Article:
Wild Ginger – Found in Woods

Q: What is the name of this plant I found in the woods near a creek? The leaves smell pleasantly like ginger when crushed.

A: I call the plant heartleaf, Hexastylis arifolia. It’s also known as wild ginger. It is common in shady damp woods. One of the reasons I don’t like English ivy covering the ground in sites like this is that it chokes out native ferns and clumps of heartleaf.

Callaway Gardens plantsman Fred Galle discovered a distinctly mottled form of wild ginger in the garden of a friend in Decatur. Callaway ginger is variously labeled as Hexastylis shuttleworthii var. harperii or as Asarum shuttleworthii ‘Callaway’. It is an excellent native plant groundcover.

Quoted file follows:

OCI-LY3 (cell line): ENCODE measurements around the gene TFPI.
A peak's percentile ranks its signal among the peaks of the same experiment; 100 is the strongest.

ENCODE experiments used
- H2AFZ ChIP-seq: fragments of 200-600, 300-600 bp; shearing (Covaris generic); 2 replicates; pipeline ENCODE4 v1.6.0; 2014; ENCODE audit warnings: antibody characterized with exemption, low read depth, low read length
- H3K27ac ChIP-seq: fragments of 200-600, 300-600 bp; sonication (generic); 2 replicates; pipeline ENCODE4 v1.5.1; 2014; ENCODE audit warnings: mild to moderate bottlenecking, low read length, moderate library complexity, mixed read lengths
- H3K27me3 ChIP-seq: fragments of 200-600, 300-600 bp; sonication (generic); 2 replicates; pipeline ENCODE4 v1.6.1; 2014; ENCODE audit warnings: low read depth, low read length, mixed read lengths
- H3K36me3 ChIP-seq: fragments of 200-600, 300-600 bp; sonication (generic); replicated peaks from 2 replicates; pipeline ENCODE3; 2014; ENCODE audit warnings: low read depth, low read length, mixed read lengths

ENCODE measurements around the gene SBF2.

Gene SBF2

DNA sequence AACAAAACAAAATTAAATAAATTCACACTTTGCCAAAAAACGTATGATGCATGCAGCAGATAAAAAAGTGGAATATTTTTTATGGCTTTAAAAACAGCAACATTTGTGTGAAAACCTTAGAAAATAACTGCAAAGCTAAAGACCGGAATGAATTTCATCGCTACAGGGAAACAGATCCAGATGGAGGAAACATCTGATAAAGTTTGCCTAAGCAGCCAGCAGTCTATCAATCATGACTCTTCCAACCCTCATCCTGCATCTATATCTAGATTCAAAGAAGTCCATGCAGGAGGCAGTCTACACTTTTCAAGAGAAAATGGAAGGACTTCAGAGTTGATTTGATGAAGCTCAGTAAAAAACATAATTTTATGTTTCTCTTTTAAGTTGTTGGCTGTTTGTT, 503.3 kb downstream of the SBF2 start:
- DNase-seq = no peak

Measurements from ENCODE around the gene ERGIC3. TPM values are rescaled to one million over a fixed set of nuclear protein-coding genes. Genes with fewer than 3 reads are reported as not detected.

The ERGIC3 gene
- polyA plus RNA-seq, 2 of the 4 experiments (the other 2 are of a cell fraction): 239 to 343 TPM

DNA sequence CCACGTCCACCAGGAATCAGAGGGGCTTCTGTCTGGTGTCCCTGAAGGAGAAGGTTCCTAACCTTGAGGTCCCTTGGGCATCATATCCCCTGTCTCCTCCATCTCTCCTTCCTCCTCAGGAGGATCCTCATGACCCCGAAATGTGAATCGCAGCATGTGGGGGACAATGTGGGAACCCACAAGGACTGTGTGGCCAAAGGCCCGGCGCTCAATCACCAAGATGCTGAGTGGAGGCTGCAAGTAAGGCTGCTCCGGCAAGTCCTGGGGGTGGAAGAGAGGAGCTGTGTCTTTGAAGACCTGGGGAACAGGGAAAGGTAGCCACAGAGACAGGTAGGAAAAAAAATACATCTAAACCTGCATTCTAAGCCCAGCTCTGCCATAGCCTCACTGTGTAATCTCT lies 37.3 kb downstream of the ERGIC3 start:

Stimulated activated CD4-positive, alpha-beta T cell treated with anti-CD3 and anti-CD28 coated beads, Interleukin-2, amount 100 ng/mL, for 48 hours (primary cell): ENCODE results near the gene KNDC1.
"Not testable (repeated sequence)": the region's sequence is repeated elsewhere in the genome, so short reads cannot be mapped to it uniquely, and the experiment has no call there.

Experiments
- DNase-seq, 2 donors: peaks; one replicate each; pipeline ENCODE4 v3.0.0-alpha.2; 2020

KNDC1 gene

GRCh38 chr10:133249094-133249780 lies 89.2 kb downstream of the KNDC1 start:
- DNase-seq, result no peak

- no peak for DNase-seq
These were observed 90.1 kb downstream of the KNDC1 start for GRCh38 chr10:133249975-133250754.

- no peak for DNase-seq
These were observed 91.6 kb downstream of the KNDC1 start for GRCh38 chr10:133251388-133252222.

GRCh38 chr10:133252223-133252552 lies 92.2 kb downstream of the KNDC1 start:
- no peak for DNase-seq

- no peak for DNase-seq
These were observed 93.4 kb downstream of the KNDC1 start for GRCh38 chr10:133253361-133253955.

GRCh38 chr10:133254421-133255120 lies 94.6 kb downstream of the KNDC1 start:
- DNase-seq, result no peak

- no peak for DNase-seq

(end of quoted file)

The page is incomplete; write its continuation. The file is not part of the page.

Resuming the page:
Look at the base of the plant for the “little brown jug” flower. Ants scatter the seed once the flower has matured.

The discussion of whether the correct Latin name of this plant is Hexastylis or Asarum is voluminous and complex. If you need sleep-inducing reading, check out A History of Asarum and Hexastylis.

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